Analysis for The Americas
USA spotlight – a dire outlook, particularly for business travel, as total spending is expected to decline by 45% and not return to 2019 levels until 2024 or 2025 as losses could hit USD1 trillion during 2023
The US Travel Association (USTA) has revealed that domestic leisure travel is expected to decline by -24%, domestic business by -60% and international inbound travel by a staggering -76% this year in an autumn update to its 2020 Travel Forecast. The results of this report are dire, particularly for business travel, though projections for domestic leisure have marginally improved since its spring update.
Many US hotels are close to the brink and with Thanksgiving fast approaching seven in ten Americans still don’t plan to travel and more than two thirds are unlikely to travel for Christmas
A national survey commissioned by the American Hotel & Lodging Association (AHLA) shows that many Americans are not expected to travel during the forthcoming holiday seasons. Results from a survey of 2,200 adults in early Nov-2020 by Morning Consult on its behalf show that 72% of Americans are unlikely to travel for Thanksgiving and 69% are unlikely to travel for Christmas, compounding the challenges for the hotel industry during this public health crisis.
Pick a number, any number! Bill Gates says we could lose over 50% of business travel: it would take the potential scale of the COVID crisis to new heights for the corporate travel sector
When Microsoft co-founder Bill Gates said this week that “over 50 per cent of business travel and over 30 per cent of days in the office will go away” it may have come with a little personal bias. His comments at the New York Times’ Dealbook conference could see us questioning future travel and make better use of technology, something that would obviously appeal to the business magnate. After all, Microsoft has already seen its Teams videoconferencing platform see active users grow almost four-fold since early Mar-2020 from 32 million to over 115 daily users.
As aviation and travel continues what can only be described as a period of darkness, the industry that emerges will look vastly different than it did before the COVID-19 outbreak. The implications are wide-ranging and highly disruptive. There will be winners and losers in the more constrained marketplace. “It is important to have some sort for a reality check,” said CAPA – Centre for Aviation’s chairman emeritus Peter Harbison during the latest edition of CAPA Live last week.
USA spotlight – rising COVID-19 cases hit sentiment, but latest travel indicators show a noticeable improvement in road travel, while air travel declines and travel spending sees a double-digit slip
Rising COVID-19 cases throughout the United States of America is certainly taking a toll on travel plans. Latest research indicates that less Americans will travel in the coming months and more a feeling anxious about the health crisis. According to the wave 24 analysis of the COVID-19 Travel Sentiment Study from market research consultancy Longwoods International less than six in 10 (58%) of all travellers now have travel plans in the next six months, the lowest percentage since the beginning of the pandemic in early Mar-2020.
Millennials and higher-income travellers are the groups ready to return to travelling and are set to lead the travel recovery into 2021
Millennials and higher-income travellers are the groups ready to return to traveling and lead the travel recovery into 2021, according to new research presented by Berkshire Hathaway Travel Protection (BHTP). In recent years, millennials emerged as the generation that travels the most, followed by mature (55+) travellers. However, the pandemic has further widened the gap between millennials and other age groups.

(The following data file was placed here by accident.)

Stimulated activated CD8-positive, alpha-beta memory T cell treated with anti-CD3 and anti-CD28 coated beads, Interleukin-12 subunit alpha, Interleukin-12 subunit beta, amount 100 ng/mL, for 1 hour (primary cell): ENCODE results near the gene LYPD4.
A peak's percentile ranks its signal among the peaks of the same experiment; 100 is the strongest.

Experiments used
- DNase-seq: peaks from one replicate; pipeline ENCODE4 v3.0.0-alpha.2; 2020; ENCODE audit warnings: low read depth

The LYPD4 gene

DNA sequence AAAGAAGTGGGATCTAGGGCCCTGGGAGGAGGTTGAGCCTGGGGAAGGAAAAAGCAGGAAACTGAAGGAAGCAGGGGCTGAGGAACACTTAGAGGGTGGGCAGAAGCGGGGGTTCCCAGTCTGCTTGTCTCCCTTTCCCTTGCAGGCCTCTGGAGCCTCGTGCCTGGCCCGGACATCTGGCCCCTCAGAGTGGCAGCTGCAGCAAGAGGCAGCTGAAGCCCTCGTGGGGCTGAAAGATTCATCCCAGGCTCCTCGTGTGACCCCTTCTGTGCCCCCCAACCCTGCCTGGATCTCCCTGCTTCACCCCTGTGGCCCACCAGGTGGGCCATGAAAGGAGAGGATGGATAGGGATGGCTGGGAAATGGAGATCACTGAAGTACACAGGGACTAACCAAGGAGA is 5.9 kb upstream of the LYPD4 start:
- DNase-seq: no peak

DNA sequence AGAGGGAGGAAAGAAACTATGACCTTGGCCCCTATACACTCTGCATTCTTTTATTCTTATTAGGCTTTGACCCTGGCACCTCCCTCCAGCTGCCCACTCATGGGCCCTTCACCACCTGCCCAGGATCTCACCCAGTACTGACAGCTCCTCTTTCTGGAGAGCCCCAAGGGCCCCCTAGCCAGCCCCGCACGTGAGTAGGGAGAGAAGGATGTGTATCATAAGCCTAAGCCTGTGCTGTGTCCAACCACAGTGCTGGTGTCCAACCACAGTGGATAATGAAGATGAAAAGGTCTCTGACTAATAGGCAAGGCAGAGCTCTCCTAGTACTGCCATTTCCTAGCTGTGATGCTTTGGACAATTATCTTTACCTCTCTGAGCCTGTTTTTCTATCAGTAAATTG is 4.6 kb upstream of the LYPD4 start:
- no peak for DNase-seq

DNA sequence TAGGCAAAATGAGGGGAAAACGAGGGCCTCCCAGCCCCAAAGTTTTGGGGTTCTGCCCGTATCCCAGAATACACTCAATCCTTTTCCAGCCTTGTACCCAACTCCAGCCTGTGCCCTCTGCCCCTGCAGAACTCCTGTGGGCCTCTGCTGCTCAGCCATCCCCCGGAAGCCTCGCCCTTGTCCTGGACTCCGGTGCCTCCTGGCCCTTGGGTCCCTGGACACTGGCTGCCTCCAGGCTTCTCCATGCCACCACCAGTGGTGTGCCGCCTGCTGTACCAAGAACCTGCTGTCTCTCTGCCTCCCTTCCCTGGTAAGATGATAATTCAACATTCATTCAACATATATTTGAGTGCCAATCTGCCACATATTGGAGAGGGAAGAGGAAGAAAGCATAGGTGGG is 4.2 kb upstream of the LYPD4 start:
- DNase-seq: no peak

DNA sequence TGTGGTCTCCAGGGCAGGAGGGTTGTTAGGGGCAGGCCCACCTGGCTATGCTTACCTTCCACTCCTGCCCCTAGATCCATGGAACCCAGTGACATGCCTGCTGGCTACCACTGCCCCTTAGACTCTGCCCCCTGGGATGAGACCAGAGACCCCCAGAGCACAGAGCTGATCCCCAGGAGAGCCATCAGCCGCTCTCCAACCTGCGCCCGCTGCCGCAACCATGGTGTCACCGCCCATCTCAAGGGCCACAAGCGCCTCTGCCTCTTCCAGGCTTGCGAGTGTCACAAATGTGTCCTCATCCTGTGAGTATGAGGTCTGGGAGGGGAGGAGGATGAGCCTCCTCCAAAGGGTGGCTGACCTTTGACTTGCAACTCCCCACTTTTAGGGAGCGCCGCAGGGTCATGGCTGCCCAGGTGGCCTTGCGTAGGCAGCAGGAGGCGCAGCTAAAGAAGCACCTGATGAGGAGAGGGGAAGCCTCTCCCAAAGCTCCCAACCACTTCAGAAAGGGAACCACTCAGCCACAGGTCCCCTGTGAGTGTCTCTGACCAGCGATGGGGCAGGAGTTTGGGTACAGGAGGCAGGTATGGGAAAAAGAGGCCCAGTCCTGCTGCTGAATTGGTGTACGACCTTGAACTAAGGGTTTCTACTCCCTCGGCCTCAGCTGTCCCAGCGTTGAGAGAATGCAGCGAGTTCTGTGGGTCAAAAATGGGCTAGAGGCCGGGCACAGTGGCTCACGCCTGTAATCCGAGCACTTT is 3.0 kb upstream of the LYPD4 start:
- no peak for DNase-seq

USA spotlight – Biden becomes President-elect but controlling COVID spread will remain the priority meaning further implications for a travel industry mired in turmoil
The incoming Administration in Washington DC led by US President-elect, Joe Biden, is expected to have some major implications for an airline industry mired in turmoil. President-elect Biden’s outline transport strategy emphasised the building of extensive rail infrastructure and his Administration will be strong on the environment and climate change.
Going solo – travellers are increasingly going alone as COVID restrictions sees rise in independent travel on either side of the Atlantic
This year has impacted everyone’s travel plans dramatically, but it has seemingly also changed the way we travel. Whether it is a business trip, a weekend break or a longer holiday it appears that more and more of us are going alone, according to new research from in-destination travel provider Welcome Pickups.
The travel, tourism and aviation industries across the globe witness policy and upper level changes on a daily basis. It is important to not only keep tabs of these organisations direction, but to also monitor changes in executive branches to see the wider picture of the travel market. CTC - Corporate Travel Community aims to keep you informed of these movements each month, with a full wrap of the key changes across regional markets, while also featuring key appointments announced for the month.
JetBlue acknowledges blocking middle seats is ‘not something that's sustainable’ and is ‘incredibly expensive, especially in an industry that's struggling’
There has been much debate over the effectiveness of blocking middle seats on aircraft and whether the airlines that have utilised the tactic have taken the approach as more of a public relations exercise than anything else. Expert studies have shown that there are clear benefits to have additional space between passengers in the cabin, but the environment and layered measures such as face coverings mean the risk of viral transmission is already very low.